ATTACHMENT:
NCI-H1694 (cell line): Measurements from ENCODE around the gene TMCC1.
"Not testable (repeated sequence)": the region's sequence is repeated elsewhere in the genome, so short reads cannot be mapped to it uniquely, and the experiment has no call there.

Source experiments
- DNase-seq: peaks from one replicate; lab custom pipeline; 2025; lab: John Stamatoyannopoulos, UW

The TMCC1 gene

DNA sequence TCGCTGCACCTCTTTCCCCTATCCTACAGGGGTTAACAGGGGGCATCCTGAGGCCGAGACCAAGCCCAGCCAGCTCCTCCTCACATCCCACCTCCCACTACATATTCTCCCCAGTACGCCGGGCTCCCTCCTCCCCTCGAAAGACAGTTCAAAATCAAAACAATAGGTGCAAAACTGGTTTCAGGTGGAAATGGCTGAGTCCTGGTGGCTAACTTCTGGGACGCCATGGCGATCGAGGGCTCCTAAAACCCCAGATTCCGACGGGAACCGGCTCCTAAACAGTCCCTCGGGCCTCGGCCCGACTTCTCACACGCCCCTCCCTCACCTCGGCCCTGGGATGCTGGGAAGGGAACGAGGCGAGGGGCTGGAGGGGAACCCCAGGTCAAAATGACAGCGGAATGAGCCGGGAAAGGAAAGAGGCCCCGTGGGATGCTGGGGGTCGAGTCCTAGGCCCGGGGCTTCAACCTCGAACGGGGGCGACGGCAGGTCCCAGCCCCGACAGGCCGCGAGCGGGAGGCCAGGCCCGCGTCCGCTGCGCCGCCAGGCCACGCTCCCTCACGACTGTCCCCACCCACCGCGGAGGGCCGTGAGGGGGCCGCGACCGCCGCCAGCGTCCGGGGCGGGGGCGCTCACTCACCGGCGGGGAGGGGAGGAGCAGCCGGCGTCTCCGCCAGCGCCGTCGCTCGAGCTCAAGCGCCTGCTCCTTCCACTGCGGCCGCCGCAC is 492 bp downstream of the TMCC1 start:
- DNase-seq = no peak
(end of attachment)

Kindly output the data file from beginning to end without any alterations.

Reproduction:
NCI-H1694 (cell line): Measurements from ENCODE around the gene TMCC1.
"Not testable (repeated sequence)": the region's sequence is repeated elsewhere in the genome, so short reads cannot be mapped to it uniquely, and the experiment has no call there.

Source experiments
- DNase-seq: peaks from one replicate; lab custom pipeline; 2025; lab: John Stamatoyannopoulos, UW

The TMCC1 gene

DNA sequence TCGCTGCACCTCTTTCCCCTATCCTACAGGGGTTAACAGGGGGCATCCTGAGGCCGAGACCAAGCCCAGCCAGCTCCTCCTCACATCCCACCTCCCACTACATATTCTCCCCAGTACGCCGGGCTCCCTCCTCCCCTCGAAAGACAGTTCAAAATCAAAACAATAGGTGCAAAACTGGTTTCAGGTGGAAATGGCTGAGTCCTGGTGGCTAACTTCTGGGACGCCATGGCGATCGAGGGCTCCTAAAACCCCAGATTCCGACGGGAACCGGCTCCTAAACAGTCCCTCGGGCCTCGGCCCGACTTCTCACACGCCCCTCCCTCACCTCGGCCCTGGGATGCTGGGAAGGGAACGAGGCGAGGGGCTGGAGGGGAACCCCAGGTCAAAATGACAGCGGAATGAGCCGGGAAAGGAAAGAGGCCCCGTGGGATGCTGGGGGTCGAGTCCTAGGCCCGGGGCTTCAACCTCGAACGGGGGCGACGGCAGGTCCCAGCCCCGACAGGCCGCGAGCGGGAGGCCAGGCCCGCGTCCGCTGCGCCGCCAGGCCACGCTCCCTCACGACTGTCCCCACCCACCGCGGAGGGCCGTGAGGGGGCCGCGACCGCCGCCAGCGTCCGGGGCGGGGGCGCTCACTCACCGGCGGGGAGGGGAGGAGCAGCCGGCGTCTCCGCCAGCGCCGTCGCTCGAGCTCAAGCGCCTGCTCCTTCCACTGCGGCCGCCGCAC is 492 bp downstream of the TMCC1 start:
- DNase-seq = no peak